Limb development is a complex regulated developmental phenomenon involving multiple genes (Ekbote, and Danda, 2012). Unilateral or bilateral fibular aplasia is a rare malformation, although the fibula is the most common long bone associated with a congenital absence (Courtens et al., 2005). Most cases of fibular aplasia are isolated and sporadic events, which implies that the majority are caused by nongenetic and teratogenic insults. However, fibular aplasia can be a part of a malformation syndrome when associated with focal deficiency of the proximal femur and distal digital and/or toe anomalies (femur fibula ulna syndrome, MIM 228200).
Fibular aplasia, tibial campomelia, and oligosyndactyly (FATCO) syndrome (MIM 246570) is a syndrome of unknown genetic basis and inheritance, with variable expressivity and penetrance. FATCO syndrome was first described by Hecht and Scott (1981). However, Courtens et al. (2005) proposed the acronym FATCO. Here, we report a new case with FATCO syndrome. To date, 12 cases have been published worldwide, excluding the case reported here (Hecht and Scott, 1981; Capece et al., 1994; Huber et al., 2003; Courtens et al., 2005; Kitaoka et al., 2009; Karaman and Kahveci, 2010; Vyskocil et al., 2011; Bieganski et al., 2012; Ekbote and Danda, 2012).
A boy was born at 35 weeks gestation by normal vaginal delivery. He was the third offspring of nonconsanguineous parents. His birth weight was 2755 g (above 50th centile), length was 44 cm (10th centile), and head circumference was 32 cm (50th centile). His Apgar scores were 2 and 6 at 1 and 5 min, respectively. There was no history of fever, trauma, rash, or teratogenic exposure during the antenatal period. On examination at birth, there was bilateral shortening of both legs, with anterior bowing associated with overlying skin dimpling over the junction of the proximal 2/3 and distal 1/3. He had right three-ray and left two-ray feet with oligosyndactyly (Figs 1 and 2). The upper limbs and the spine were normal. Systemic examination revealed no additional findings. The skeletal survey revealed bilateral fibular aplasia, bowed tibia (campomelia), oligosyndactyly, three metatarsals in the right foot, and two metatarsals in the left foot (Fig. 3). Femora, humeri, ulnae, and radii were normal. Chromosomal analysis and brain and pelvic abdominal ultrasound were normal. A diagnosis of FATCO syndrome was thus made.
The present case has features of FATCO syndrome, which consists of fibular aplasia, tibial campomelia, and oligosyndactyly. All reported 12 cases were characterized by sparing of the femora, pelvis, radii, and humerus. The unilateral/bilateral nature of involvement was almost equal (Karaman and Kahveci, 2010). The Online Mendelian Inheritance in Man (OMIM) database categorizes malformation syndromes with fibular aplasia into numerous entities, of which the following four disorders may have been considered in the differential diagnosis of this case: (a) orofaciodigital syndrome X, (b) fibular aplasia with ecterodactyly, (c) Fuhrmann syndrome, and (d) FATCO syndrome.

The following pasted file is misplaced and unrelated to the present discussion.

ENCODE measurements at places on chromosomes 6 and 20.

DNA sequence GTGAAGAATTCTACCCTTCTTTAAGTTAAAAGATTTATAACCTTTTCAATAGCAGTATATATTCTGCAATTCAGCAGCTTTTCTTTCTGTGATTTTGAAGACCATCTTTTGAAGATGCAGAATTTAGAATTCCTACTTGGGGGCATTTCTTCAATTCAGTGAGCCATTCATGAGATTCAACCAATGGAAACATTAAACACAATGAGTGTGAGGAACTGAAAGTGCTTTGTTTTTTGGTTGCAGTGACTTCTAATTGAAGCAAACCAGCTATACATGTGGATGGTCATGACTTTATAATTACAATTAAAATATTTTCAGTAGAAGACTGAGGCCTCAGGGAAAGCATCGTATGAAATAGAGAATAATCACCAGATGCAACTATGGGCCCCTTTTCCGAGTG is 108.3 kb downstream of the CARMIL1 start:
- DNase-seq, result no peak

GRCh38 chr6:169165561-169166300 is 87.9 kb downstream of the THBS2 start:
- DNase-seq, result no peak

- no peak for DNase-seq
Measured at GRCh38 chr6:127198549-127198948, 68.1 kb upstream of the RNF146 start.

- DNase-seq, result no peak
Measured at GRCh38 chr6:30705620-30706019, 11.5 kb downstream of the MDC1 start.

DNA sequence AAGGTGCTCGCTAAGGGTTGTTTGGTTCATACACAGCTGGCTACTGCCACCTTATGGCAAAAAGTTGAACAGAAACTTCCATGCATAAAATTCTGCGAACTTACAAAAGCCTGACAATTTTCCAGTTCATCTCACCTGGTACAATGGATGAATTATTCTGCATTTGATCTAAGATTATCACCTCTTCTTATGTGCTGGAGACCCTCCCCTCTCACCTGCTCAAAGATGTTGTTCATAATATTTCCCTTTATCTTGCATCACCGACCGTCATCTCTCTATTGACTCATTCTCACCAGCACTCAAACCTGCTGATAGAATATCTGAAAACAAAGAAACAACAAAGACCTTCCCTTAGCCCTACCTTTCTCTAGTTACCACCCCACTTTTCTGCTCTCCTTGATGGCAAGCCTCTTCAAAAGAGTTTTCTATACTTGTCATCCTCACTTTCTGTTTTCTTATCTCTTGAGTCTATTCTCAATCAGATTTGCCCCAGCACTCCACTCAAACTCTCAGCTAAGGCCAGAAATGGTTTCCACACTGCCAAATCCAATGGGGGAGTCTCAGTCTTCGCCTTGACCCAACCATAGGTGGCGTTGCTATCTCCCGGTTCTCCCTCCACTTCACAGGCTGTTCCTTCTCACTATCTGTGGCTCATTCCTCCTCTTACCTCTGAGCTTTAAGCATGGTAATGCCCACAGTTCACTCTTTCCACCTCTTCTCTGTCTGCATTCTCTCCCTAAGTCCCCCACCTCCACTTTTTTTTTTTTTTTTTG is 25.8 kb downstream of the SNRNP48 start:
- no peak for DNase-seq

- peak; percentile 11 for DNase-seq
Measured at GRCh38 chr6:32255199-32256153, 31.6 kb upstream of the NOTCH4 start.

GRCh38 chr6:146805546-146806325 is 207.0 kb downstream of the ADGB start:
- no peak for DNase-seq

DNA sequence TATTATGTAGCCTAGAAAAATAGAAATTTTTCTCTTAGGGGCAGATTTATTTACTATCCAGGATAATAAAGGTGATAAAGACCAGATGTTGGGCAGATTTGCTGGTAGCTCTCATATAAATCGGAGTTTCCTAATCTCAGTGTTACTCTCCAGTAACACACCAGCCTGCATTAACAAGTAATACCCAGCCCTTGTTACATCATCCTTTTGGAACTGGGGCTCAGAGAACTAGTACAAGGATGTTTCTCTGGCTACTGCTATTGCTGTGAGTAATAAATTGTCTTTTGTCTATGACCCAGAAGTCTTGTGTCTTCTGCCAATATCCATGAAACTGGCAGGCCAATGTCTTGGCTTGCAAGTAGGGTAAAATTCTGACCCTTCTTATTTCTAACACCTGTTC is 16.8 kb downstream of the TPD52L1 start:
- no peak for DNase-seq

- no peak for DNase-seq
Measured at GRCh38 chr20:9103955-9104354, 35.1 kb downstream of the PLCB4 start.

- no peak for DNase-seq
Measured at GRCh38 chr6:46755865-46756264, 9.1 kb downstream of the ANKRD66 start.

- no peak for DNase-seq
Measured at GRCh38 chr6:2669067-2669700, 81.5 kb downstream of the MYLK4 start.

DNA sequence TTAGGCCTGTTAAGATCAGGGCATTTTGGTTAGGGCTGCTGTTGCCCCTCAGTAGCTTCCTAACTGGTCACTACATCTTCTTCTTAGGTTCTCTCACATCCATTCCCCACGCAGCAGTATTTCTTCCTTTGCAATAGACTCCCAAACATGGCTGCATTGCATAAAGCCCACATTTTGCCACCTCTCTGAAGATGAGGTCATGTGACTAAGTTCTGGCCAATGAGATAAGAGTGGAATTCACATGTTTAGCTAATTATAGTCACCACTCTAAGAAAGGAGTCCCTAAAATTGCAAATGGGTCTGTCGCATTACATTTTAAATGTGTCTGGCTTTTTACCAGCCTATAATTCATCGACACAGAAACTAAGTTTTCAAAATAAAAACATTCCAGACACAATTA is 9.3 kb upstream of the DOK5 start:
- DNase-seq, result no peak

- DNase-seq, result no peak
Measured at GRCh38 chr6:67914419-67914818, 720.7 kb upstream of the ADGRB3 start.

Orofaciodigital syndrome X (MIM 165590) presents fibular aplasia, along with radial, mesomelic shortening and facial dysmorphism with oral clefts and vestibular frenuli (Figuera et al., 1993). Fibular aplasia with ecterodactyly (MIM 113310) is reported to present with hypoplastic phalanges of the hands or feet, split hand/foot malformation, and fibular aplasia or hypoplasia.
Fuhrmann syndrome (MIM 228930), an autosomal recessive disorder, bears close resemblance to the FATCO syndrome but with a much wider spectrum, including aplasia/hypoplasia of the ulna, hypoplasia of the pelvis, aplasia/hypoplasia of the femur, fibular aplasia, and variable digital abnormalities, as well as absent or dysplastic nails. FATCO syndrome does not manifest pelvic, femoral, ulnar, or nail abnormalities. Moreover, a straight femur characterizes FATCO syndrome. The genetic cause of FATCO syndrome remains unknown. Hecht and Scott (1981) reported affected half sibs who shared a normal mother. The authors suggested recessive inheritance or gonadal mosaicism for a dominant mutation. Reports by Kitaoka et al. (2009) and Karaman and Kahveci (2010) excluded WNT7A as a potential gene for FATCO syndrome. Bieganski et al. (2012) documented three patients with FATCO syndrome. They performed genetic screening for copy-number variations and mutations in the TP63 and WNT10 B genes, which did not show any genetic abnormalities. The authors suggested that all FATCO patients belong to the phenotype fibular aplasia with ecterodactyly. However, this assumption needs identification of the molecular basis of FATCO syndrome.
We report the 13th case with FATCO syndrome, which is a rare genetic developmental limb disorder and, thus far, has an unknown molecular basis. Genetics counseling in these rare cases remains difficult.
Conflicts of interest
There are no conflicts of interest.
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